Our interview of Mike Bienstock for “The Creative Influencer” podcast is available today for download on iTunes, Spotify, and premier platforms everywhere. Mike is the CEO of Semaphore, a premier business management and tax solution firm specializing in servicing digital creators.
Mike sits down with us to discuss how Semaphore evolved from a financial management firm to now serving as a one-stop-shop for creators and a leading influencer marketing agency. He shares his thoughts about the continued transformation of YouTube personalities into premier creative talent and offers a bold prediction about how new media will ultimately replace traditional media.
A transcript of the episode follows:
Jon Pfeiffer: I am joined today by Mike Bienstock. Welcome to the podcast.
Mike Bienstock: Great to be here.
Jon Pfeiffer: And we are sitting in your conference room, are we not?
Mike Bienstock: Yes we are!
Jon Pfeiffer: And what is the name of your company?
Mike Bienstock: Semafore
Jon Pfeiffer: You are the CEO?
Mike Bienstock: Correct.
Jon Pfeiffer: The company started in 2004. We were talking off mic before we started. Tell me a little bit about how you started this.
Mike Bienstock: Originally I was an investment advisor and then I was a portfolio manager, Branch manager
Jon Pfeiffer: And actually originally--let me back you up--Originally you were a lawyer!
Mike Bienstock: Well luckily I escaped that trap, honestly. [Laughter] I went to law school for a year. Did not like it nearly as much as I expected. I initially thought I'd be a securities attorney--loved securities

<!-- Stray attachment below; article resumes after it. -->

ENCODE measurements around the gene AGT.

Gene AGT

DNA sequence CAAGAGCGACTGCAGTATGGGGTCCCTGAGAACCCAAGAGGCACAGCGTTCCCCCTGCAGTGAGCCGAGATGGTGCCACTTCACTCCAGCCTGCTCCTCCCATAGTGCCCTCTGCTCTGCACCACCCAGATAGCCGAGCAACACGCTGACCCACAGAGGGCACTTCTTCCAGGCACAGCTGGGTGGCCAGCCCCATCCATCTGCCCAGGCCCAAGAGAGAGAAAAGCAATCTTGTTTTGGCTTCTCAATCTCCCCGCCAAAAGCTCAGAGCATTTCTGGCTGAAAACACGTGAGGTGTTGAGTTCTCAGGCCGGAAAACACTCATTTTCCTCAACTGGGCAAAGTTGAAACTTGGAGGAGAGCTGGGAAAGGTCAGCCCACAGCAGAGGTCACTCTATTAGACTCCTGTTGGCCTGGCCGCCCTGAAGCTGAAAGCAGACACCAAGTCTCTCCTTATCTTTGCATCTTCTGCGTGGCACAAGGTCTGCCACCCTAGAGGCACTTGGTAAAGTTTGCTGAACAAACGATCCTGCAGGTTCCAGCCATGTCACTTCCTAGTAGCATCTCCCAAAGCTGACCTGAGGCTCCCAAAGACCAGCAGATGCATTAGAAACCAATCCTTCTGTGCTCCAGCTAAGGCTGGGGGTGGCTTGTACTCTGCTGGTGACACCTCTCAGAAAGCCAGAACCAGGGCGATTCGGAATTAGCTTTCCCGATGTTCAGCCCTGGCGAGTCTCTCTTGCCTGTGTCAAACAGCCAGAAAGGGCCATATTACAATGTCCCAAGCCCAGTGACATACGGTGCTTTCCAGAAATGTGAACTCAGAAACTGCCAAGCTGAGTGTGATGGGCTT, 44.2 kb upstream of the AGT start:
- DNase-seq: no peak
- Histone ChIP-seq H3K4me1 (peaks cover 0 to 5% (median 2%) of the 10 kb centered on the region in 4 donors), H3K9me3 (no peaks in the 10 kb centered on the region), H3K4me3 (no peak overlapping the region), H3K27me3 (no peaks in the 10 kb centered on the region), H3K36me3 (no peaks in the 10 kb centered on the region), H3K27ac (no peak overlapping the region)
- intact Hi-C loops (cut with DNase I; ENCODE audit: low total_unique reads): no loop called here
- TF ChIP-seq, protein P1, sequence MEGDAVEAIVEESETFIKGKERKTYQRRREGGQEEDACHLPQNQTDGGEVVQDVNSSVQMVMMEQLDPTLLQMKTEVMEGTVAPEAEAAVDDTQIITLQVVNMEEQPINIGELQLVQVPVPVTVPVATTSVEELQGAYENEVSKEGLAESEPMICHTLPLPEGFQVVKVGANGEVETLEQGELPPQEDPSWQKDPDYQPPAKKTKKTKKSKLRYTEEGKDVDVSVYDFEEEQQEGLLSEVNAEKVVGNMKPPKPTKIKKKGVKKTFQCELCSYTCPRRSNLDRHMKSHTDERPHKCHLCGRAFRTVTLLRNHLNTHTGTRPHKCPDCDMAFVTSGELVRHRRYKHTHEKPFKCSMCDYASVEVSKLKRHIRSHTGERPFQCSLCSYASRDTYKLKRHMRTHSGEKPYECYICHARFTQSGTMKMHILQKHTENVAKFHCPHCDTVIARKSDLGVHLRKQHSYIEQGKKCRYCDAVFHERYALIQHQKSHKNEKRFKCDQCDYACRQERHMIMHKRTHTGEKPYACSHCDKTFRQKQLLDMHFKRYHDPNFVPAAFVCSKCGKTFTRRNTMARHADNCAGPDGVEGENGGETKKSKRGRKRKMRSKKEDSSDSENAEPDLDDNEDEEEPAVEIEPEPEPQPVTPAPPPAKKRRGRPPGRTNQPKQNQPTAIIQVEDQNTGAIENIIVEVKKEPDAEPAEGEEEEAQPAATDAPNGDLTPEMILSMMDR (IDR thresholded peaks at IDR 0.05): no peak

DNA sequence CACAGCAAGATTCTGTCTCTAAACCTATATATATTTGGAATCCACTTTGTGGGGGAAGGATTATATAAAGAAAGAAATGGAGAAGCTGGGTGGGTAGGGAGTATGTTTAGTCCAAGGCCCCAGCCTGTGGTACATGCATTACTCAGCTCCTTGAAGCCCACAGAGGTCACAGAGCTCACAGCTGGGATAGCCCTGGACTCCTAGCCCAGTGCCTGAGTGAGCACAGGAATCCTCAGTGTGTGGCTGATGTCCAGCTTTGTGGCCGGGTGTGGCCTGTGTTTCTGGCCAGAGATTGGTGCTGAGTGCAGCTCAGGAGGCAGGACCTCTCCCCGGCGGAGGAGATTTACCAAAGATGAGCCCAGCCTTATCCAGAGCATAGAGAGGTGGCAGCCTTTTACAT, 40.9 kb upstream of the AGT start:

Jon Pfeiffer: Didn't as much law school.
Mike Bienstock: Not so much law. And, uh, I just said I'm going to do what I love and left law school in the first year.
Jon Pfeiffer: And then you and I cut you off. So then, you...
Mike Bienstock: No, the good news about that is it got me to California, so it was worth, it was worth every day of torturing law school.
Jon Pfeiffer: Now, you are from where originally?
Mike Bienstock: Originally from New York. Brooklyn.
Jon Pfeiffer: And where'd you go to law sch--or to undergrad?
Mike Bienstock: In a Long Island. Stonnybrook
Jon Pfeiffer: I looked it up cause I--[Laughter]--Where is Stonybrook?
Mike Bienstock: It's basically halfway through Long Island. The tip of Long Island is Montauk, which is uh, you know, you have the Hamptons basically. And this is kind of halfway between the city and the Hamptons.
Jon Pfeiffer: So then you started law school where?
Mike Bienstock: In California. San Diego,
Jon Pfeiffer: Ok so that's what brought you to California originally.
Mike Bienstock: Yep. And it ended up being a real eye opener because when you grow up in Brooklyn or in New York, especially, California seems very far away. And the thoughts of just like moving there. It's not like an everyday thing you think about.
Jon Pfeiffer: Right, well I grew up in Nebraska on a farm, so my journey.